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To not make my DC keep their rooms tidy?

(25 Posts)
ilovetermtime Thu 15-Nov-12 11:16:24

I can't decide whether or not I should be getting my 2 DSs to keep their rooms tidy. Half of me thinks that I should because I want them to grow up to be tidy people and the other half thinks that I shouldn't force them because it's their own space and they should be able to treat it like they want (up to a point obviously, they'd have to pick everything off the floor once a week so I can hoover for example). There's that saying about messy people being creative isn't there? I don't want to stunt their creativity...

.... what are your opinions?

Ps. I would make them help keep the rest of the house tidy

squeakytoy Thu 15-Nov-12 11:20:21

Depends what age they are really..

wewereherefirst Thu 15-Nov-12 11:22:19

After being left to my ' creativity' in my room as a child I found it difficult to concentrate and sleep. Keeping a tidy sleeping area doesn't stunt creativity at all, it encourages rest and relaxation.

CheerMum Thu 15-Nov-12 11:24:49

I don't tidy dd's bedroom, she's 11 so it's up to her. It's a pigsty ( I swear there used to be a floor)

Loupee Thu 15-Nov-12 11:26:29

Meh, my mum made me tidy room as a child, I still usually have a messy bedroom, but as its my space I don't really care.
I think it depend on how tidy you mean by tidy, anything that prevents things being broken etc is a good idea, at the end of the day it's a child's bedroom and should look like one!

GwendolineMaryLacey Thu 15-Nov-12 11:26:44

I'd leave them to it. Basic rules; washing in a washing bin, no food, cups/plates etc lying around. Other than that, let them wallow. They'll learn at some point

<optimistic mother of small children here> grin

HeathRobinson Thu 15-Nov-12 11:27:43

I think it's worth doing because it creates a calm environment, whether for homework or relaxing.

OutragedAtThePriceOfFreddos Thu 15-Nov-12 11:28:37

Agree, it depends what age they are. I make mine keep their rooms reasonably tidy because if its it tidy then it's more effort to clean, it's not a peaceful environment for then to sleep in, the dog might pick up their toys, and their stuff might get damaged or broken more easily.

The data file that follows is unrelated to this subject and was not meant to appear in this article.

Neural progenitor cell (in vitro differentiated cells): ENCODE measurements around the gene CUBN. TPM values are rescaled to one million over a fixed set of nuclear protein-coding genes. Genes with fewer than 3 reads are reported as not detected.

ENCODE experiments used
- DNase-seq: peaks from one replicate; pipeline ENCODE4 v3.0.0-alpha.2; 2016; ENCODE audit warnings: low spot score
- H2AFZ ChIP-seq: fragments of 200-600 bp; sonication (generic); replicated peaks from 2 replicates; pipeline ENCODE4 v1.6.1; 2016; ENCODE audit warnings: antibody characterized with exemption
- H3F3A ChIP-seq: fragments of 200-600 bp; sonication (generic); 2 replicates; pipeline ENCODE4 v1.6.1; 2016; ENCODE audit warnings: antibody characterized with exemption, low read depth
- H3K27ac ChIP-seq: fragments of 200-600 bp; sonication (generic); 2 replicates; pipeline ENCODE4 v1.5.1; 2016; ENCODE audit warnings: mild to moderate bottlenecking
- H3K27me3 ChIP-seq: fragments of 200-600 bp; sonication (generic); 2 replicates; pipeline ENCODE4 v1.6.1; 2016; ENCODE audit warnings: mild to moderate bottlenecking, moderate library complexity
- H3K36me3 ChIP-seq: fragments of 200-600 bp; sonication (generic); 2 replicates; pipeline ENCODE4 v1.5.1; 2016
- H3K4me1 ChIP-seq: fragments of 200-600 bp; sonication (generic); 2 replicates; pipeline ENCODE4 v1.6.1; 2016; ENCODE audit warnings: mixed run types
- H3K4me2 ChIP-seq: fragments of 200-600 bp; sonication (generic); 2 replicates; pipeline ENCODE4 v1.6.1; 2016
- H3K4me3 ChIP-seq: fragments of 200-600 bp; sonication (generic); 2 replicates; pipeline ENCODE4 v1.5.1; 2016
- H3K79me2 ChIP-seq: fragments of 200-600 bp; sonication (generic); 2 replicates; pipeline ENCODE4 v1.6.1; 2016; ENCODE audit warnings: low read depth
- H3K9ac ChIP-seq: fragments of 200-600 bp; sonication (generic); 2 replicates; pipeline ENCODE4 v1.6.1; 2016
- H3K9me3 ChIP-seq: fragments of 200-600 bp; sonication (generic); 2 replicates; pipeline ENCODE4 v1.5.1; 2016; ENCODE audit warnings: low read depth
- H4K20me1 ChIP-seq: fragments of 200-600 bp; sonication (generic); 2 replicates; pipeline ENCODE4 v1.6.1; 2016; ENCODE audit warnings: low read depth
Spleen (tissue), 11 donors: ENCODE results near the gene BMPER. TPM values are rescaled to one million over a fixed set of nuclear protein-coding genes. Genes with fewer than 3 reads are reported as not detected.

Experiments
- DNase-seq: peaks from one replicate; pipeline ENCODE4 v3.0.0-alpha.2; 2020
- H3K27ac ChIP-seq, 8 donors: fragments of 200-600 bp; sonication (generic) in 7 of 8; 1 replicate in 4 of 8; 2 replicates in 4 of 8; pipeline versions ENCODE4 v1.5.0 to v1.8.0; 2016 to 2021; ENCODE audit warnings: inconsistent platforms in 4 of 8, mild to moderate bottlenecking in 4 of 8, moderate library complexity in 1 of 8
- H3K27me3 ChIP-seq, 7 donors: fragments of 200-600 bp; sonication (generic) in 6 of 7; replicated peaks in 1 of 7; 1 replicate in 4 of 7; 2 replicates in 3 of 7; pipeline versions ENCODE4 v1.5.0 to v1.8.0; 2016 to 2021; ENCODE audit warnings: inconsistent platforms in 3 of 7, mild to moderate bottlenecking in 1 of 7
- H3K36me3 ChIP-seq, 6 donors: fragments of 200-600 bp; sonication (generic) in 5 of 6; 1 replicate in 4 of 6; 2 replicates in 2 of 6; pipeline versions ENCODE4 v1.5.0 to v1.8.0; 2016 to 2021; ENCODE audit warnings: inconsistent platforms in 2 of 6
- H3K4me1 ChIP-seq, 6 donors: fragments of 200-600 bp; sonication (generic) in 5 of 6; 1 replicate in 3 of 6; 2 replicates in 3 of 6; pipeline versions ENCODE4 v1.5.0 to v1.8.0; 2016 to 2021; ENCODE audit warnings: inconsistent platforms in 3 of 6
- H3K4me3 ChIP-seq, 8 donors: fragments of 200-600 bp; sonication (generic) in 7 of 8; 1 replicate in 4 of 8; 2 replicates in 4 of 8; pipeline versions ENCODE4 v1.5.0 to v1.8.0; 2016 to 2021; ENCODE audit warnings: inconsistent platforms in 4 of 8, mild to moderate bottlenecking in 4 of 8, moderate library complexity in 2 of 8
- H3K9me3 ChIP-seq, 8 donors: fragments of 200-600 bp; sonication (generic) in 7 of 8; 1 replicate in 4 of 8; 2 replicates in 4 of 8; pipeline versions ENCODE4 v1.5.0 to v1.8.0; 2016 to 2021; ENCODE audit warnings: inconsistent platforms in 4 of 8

But I don't freak out and insist that everything is immaculate at the end of every day. A few cluttered shelves and a couple of things left on the floor is fine. I don't want to teach them they have to be tidy because of a rule, I want to teach them there are benefits to having tidiness so they choose that option for themselves.

Thankfully, ds1 hates mess so his room is always very well ordered. Ds2 on the other hand, not so much.

TobyLerone Thu 15-Nov-12 11:31:39

I can't be arsed to make mine keep their rooms tidy. Every now and again I insist that they (well, DS in particular) have a huge purge and clear up the pigsties. But usually I just close the door.

DS is 13 and DD is 11.

ifancyashandy Thu 15-Nov-12 12:00:54

I used the 'it's my room and I'll keep it how I like' line as a teen. It was a TIP!

I am anally tidy now so I don't think you'll be setting them as a potential Life of Grime participants!

nickelrocketgoBooooooom Thu 15-Nov-12 12:03:55

How old?

I would say that they don't have to have it tidy, as long as they keep it clean - so all dirty clothes put in the laundry, all food removed from the room and bed clothes changed (at whatever frequency you do).
If they're over 8, they can change their own bedclothes.

I had a rather messy room, and my mum would make me tidy it every month or so, and it would take all day because I would suddenly find stuff of interest, or read something as I went.
there was never a huge pressure to tidy it, but she did ask that I tried because I shared with my extremely clean sister, and it wasn't fair on her. That "line down the middle" was a very real, pile of crap stops at a sudden point. grin

valiumredhead Thu 15-Nov-12 12:04:31

As long as clothes are not on the floor and there's no food up there, ds can have his room how he likes a pigsty

nickelrocketgoBooooooom Thu 15-Nov-12 12:05:20

PS - I would also make sure they hoover their own room, too.
that shouldn't be your job.

basically, if it's their space, if they're left to look after it as they feel fit (with the above provisos), then they should also take the responsibility for the cleaning. It's privilege has responsibilities attached- a child is never too young to learn that smile

TantrumsAndBalloons Thu 15-Nov-12 12:06:41

I just shut the door.

ClippedPhoenix Thu 15-Nov-12 12:08:27